Paul Motwani

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Paul Motwani (born 13 June 1962) is of Scottish/Indian descent and was Scotland's first chess Grandmaster (1992). Born in Glasgow but growing up in Dundee, he became World Cadet (Under 17) Champion in 1978, and won the first of his seven Scottish Championship titles that year.[1] He was a secondary school mathematics teacher at St Saviour's RC High School in Dundee for a number of years after studying mathematics and physics at the University of Dundee. In 1990, he took time out to pursue his final Grandmaster norm.

He has been a regular member of the Scottish Olympiad team for the last 18 years,[2] never having had a performance rating below 2500. He made his first two Grandmaster norms at the 1980 and 1988 Olympiads, then faced a race against time to achieve his third before the first one expired in 1991. (Although norms now last a lifetime, the FIDE rule in place at the time saw them expiring after five years.) He just failed to reach the required number of points in a hastily-organised tournament in Dundee days before the deadline, ironically, FIDE changed the rules shortly after this, and reset the expiry time for norms at six years. He duly achieved his final norm in 1992, and starred in a Grampian Television documentary called "The Grandmasters of Dundee" along with Colin McNab, who had also achieved the title by then.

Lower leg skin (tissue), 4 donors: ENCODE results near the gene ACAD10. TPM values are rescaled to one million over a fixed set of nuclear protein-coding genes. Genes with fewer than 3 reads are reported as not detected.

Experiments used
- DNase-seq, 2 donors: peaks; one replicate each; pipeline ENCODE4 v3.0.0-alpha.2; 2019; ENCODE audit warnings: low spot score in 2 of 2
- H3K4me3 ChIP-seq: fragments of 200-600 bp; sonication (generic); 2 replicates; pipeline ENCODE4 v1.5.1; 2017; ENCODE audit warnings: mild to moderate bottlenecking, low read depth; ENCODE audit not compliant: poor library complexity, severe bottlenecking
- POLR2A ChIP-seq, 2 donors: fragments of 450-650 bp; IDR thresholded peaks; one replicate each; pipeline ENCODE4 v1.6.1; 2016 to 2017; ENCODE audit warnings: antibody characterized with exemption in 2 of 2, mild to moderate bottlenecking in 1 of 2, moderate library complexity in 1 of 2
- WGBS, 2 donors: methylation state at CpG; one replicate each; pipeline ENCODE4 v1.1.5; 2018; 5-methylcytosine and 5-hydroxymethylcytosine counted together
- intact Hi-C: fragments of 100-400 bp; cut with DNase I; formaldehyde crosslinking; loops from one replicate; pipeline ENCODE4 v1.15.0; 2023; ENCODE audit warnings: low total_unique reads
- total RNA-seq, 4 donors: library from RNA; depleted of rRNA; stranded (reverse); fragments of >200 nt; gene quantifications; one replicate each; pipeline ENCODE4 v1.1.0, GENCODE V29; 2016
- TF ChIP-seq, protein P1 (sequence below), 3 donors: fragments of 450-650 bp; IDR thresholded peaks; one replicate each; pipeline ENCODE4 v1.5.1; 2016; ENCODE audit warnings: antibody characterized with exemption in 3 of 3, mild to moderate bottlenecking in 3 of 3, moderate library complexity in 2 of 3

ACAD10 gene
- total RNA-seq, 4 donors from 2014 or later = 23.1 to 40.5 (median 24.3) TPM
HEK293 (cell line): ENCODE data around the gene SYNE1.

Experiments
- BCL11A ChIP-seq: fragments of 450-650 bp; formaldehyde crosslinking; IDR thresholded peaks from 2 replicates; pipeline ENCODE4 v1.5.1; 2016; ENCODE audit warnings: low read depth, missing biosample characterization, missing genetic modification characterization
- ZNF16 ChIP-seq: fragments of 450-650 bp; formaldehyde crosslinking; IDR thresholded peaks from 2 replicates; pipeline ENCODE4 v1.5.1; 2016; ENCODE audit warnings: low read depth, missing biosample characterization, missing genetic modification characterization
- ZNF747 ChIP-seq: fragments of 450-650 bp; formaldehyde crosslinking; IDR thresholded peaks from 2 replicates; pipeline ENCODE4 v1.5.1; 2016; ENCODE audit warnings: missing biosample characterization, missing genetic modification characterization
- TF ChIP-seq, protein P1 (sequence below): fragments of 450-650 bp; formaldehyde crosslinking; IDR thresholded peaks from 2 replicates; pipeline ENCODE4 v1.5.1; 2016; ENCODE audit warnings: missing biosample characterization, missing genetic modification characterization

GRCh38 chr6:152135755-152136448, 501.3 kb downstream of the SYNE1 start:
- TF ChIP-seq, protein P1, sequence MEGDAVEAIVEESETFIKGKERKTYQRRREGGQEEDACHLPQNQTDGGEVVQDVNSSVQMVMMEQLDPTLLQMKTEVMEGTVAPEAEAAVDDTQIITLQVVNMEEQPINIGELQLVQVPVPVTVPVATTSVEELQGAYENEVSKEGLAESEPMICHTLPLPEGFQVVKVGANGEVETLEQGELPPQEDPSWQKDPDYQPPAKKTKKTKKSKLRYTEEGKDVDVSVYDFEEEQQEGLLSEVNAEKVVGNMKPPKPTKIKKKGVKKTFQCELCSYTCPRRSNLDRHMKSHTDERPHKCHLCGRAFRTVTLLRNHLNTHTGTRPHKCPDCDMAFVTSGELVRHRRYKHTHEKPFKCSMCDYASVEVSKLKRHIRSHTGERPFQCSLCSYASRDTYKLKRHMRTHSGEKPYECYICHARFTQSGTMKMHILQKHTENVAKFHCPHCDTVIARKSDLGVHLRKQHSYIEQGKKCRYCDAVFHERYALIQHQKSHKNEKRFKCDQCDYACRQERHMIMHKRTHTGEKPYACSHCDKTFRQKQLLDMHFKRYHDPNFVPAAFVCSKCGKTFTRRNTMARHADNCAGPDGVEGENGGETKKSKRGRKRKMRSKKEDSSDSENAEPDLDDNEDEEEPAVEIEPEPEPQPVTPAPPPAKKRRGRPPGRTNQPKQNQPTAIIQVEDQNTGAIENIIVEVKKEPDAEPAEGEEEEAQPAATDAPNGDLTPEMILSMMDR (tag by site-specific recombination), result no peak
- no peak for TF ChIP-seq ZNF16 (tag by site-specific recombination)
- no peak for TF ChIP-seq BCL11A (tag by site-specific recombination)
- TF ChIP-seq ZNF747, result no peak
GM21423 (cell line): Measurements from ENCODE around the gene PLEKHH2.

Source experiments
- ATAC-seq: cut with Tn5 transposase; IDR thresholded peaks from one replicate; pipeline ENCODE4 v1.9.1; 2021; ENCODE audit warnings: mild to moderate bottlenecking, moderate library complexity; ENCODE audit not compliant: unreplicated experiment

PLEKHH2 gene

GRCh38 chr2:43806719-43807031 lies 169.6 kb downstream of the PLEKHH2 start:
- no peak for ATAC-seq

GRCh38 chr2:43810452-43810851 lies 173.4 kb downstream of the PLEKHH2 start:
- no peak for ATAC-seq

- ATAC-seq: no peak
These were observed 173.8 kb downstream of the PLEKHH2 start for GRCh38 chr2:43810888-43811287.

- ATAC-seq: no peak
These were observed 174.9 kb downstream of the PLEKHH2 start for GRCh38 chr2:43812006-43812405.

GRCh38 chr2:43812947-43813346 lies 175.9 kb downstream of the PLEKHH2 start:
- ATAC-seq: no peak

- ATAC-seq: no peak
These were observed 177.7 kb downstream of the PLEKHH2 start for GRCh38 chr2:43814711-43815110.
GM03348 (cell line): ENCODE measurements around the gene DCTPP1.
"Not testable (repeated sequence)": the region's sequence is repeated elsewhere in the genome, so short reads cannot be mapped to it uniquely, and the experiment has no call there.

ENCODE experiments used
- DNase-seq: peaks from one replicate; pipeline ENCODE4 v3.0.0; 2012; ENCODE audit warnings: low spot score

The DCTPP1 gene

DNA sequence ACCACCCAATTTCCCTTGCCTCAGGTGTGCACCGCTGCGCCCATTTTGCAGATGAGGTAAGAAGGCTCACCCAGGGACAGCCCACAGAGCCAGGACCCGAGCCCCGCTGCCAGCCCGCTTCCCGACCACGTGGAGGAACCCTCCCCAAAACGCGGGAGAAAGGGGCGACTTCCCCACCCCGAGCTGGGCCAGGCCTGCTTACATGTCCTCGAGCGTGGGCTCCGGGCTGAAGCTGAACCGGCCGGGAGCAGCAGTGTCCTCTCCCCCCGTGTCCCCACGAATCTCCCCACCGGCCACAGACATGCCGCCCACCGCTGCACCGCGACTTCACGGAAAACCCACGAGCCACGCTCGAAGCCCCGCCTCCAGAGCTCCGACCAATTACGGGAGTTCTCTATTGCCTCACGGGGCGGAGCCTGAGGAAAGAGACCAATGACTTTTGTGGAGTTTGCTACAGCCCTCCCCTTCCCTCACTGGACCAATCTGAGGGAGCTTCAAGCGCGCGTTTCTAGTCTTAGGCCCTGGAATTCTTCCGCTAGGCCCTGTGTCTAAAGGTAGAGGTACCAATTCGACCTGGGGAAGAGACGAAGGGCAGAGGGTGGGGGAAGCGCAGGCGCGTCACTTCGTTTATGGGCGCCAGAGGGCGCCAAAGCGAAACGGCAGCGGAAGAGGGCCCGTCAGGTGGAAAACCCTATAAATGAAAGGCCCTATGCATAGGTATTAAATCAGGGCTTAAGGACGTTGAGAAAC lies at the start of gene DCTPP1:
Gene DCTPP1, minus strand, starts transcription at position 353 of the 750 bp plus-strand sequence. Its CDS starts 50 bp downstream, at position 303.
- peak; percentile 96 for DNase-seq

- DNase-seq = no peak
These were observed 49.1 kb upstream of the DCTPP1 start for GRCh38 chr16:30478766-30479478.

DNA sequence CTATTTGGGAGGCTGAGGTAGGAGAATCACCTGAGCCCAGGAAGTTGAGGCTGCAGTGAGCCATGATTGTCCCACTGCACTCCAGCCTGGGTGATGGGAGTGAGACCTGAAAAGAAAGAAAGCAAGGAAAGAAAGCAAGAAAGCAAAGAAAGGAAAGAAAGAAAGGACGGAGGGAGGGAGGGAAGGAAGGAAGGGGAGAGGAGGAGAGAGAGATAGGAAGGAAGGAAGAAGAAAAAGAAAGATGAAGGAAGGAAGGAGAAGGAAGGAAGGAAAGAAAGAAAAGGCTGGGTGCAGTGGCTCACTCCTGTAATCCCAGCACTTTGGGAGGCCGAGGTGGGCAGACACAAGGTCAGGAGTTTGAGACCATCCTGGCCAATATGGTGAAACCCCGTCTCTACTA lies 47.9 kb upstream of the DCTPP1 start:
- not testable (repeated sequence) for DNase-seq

Motwani is a regular contributor to Scottish Chess (the magazine of Chess Scotland), The Scotsman (for whom he writes a weekly column) and has written for many other chess publications. He has written five chess books - H.O.T. Chess, C.O.O.L. Chess, S.T.A.R. Chess, Chess Under the Microscope and The Most Instructive Games of the Young Grandmasters. His writings are known for his use of acronyms to remember key concepts and some of the non-chess 'general puzzle' content (including 'Mr Fab' the alien). He currently lives in Belgium with his wife Jenny and son Michael. He teaches third grade and organizes an elementary school chess club at St. John's International School in Waterloo, Belgium.

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References[edit]

  1. ^ "Scottish Champions". ChessScotland. Retrieved 2009-07-15. 
  2. ^ Bartelski, Wojciech. "Men's Chess Olympiads: Paul Motwani". OlimpBase. Retrieved 2009-07-15. 

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